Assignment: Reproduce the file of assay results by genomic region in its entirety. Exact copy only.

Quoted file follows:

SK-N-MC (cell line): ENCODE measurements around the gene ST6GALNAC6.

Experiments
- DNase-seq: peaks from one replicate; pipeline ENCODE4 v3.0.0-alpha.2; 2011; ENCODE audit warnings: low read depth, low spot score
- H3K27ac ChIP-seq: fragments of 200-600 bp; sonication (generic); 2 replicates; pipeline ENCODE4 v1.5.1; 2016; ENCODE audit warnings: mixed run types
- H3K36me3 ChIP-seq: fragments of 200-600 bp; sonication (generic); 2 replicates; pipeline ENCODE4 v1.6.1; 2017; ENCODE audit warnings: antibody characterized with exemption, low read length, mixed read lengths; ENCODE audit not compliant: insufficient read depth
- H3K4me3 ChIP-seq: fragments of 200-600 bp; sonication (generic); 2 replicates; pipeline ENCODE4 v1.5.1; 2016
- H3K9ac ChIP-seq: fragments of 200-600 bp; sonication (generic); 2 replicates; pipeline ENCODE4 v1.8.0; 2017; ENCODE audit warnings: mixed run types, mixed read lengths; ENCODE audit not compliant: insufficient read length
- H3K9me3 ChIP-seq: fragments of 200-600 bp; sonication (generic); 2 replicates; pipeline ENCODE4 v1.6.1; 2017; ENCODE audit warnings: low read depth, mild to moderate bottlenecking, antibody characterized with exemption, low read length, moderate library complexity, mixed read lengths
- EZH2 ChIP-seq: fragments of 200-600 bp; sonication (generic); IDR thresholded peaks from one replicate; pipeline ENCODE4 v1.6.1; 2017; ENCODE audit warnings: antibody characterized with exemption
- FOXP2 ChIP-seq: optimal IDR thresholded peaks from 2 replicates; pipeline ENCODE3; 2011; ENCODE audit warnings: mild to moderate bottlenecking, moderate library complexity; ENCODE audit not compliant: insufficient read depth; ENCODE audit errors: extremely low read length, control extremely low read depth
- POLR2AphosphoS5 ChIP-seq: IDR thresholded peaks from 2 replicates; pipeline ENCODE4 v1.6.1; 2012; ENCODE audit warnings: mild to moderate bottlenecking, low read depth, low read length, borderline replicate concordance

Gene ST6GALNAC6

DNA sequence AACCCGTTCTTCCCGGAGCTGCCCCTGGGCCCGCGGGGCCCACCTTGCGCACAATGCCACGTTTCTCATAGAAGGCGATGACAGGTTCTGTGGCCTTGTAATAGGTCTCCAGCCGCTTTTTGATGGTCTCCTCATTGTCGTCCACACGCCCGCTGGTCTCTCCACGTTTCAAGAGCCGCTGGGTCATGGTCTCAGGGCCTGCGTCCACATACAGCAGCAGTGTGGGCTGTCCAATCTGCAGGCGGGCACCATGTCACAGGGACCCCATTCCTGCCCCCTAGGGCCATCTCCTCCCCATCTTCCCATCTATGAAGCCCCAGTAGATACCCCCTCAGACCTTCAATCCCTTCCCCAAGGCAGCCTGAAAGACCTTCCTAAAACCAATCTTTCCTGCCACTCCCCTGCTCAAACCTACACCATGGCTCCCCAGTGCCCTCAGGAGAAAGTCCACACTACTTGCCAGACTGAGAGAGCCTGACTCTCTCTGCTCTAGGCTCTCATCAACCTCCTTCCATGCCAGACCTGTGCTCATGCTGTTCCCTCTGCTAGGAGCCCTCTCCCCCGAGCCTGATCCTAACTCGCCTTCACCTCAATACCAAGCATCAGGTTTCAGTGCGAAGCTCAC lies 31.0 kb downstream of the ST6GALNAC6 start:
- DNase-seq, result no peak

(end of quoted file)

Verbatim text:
SK-N-MC (cell line): ENCODE measurements around the gene ST6GALNAC6.

Experiments
- DNase-seq: peaks from one replicate; pipeline ENCODE4 v3.0.0-alpha.2; 2011; ENCODE audit warnings: low read depth, low spot score
- H3K27ac ChIP-seq: fragments of 200-600 bp; sonication (generic); 2 replicates; pipeline ENCODE4 v1.5.1; 2016; ENCODE audit warnings: mixed run types
- H3K36me3 ChIP-seq: fragments of 200-600 bp; sonication (generic); 2 replicates; pipeline ENCODE4 v1.6.1; 2017; ENCODE audit warnings: antibody characterized with exemption, low read length, mixed read lengths; ENCODE audit not compliant: insufficient read depth
- H3K4me3 ChIP-seq: fragments of 200-600 bp; sonication (generic); 2 replicates; pipeline ENCODE4 v1.5.1; 2016
- H3K9ac ChIP-seq: fragments of 200-600 bp; sonication (generic); 2 replicates; pipeline ENCODE4 v1.8.0; 2017; ENCODE audit warnings: mixed run types, mixed read lengths; ENCODE audit not compliant: insufficient read length
- H3K9me3 ChIP-seq: fragments of 200-600 bp; sonication (generic); 2 replicates; pipeline ENCODE4 v1.6.1; 2017; ENCODE audit warnings: low read depth, mild to moderate bottlenecking, antibody characterized with exemption, low read length, moderate library complexity, mixed read lengths
- EZH2 ChIP-seq: fragments of 200-600 bp; sonication (generic); IDR thresholded peaks from one replicate; pipeline ENCODE4 v1.6.1; 2017; ENCODE audit warnings: antibody characterized with exemption
- FOXP2 ChIP-seq: optimal IDR thresholded peaks from 2 replicates; pipeline ENCODE3; 2011; ENCODE audit warnings: mild to moderate bottlenecking, moderate library complexity; ENCODE audit not compliant: insufficient read depth; ENCODE audit errors: extremely low read length, control extremely low read depth
- POLR2AphosphoS5 ChIP-seq: IDR thresholded peaks from 2 replicates; pipeline ENCODE4 v1.6.1; 2012; ENCODE audit warnings: mild to moderate bottlenecking, low read depth, low read length, borderline replicate concordance

Gene ST6GALNAC6

DNA sequence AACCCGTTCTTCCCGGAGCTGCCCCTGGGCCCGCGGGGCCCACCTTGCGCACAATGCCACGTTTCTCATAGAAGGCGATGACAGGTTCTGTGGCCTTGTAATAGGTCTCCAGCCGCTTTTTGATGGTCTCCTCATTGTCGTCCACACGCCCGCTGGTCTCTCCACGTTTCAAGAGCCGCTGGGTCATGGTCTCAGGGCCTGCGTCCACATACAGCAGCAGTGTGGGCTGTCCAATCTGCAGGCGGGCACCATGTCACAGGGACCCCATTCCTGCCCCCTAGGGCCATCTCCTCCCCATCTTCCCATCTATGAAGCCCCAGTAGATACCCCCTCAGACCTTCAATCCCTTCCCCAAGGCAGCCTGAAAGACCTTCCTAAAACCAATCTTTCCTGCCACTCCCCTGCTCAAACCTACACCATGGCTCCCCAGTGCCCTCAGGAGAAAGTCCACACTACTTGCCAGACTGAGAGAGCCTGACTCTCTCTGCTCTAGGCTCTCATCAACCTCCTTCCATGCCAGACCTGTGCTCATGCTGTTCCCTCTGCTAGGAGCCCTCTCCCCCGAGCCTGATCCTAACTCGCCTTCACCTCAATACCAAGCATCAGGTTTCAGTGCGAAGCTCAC lies 31.0 kb downstream of the ST6GALNAC6 start:
- DNase-seq, result no peak